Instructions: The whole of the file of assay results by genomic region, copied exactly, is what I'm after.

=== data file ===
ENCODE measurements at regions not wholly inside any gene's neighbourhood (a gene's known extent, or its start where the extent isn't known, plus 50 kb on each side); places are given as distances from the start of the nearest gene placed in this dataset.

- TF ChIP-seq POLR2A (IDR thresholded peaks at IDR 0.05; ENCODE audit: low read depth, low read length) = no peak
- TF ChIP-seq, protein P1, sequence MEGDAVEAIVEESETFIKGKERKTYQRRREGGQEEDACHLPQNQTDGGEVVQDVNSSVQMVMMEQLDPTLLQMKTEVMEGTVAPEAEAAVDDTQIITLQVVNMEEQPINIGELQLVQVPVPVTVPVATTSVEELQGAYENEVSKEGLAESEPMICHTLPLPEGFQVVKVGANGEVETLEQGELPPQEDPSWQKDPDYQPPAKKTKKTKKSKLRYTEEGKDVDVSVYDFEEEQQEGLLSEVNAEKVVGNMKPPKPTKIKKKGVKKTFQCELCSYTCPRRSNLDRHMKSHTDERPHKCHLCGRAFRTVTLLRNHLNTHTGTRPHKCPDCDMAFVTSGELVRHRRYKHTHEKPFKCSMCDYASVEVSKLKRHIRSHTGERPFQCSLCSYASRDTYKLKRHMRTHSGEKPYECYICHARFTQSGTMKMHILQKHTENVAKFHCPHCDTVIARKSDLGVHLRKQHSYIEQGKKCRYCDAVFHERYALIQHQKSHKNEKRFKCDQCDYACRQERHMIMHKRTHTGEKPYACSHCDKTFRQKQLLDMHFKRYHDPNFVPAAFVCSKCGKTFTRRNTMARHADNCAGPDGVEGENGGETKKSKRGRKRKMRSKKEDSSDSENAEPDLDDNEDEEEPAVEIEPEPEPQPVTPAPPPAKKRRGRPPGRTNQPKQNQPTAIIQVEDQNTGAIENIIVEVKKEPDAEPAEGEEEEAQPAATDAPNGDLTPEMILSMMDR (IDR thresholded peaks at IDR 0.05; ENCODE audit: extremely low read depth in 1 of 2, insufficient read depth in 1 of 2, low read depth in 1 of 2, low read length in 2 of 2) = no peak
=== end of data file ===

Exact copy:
ENCODE measurements at regions not wholly inside any gene's neighbourhood (a gene's known extent, or its start where the extent isn't known, plus 50 kb on each side); places are given as distances from the start of the nearest gene placed in this dataset.

- TF ChIP-seq POLR2A (IDR thresholded peaks at IDR 0.05; ENCODE audit: low read depth, low read length) = no peak
- TF ChIP-seq, protein P1, sequence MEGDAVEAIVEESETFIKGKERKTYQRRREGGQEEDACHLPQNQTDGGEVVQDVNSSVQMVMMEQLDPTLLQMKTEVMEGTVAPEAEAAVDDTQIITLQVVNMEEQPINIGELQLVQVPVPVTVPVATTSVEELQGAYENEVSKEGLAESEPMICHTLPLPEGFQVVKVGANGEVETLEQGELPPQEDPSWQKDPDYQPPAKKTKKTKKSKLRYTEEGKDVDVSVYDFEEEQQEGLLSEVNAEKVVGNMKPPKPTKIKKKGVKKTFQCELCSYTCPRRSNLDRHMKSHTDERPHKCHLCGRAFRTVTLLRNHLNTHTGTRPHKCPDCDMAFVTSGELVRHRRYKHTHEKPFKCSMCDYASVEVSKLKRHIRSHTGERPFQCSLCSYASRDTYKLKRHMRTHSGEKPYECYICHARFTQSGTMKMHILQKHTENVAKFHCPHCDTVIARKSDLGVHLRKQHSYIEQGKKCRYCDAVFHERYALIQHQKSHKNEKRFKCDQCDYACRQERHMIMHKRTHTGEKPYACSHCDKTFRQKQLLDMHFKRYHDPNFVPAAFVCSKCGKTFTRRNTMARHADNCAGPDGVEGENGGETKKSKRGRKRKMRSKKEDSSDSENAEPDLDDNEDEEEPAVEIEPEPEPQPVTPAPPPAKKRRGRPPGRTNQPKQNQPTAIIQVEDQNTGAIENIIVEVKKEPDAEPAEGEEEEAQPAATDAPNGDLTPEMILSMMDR (IDR thresholded peaks at IDR 0.05; ENCODE audit: extremely low read depth in 1 of 2, insufficient read depth in 1 of 2, low read depth in 1 of 2, low read length in 2 of 2) = no peak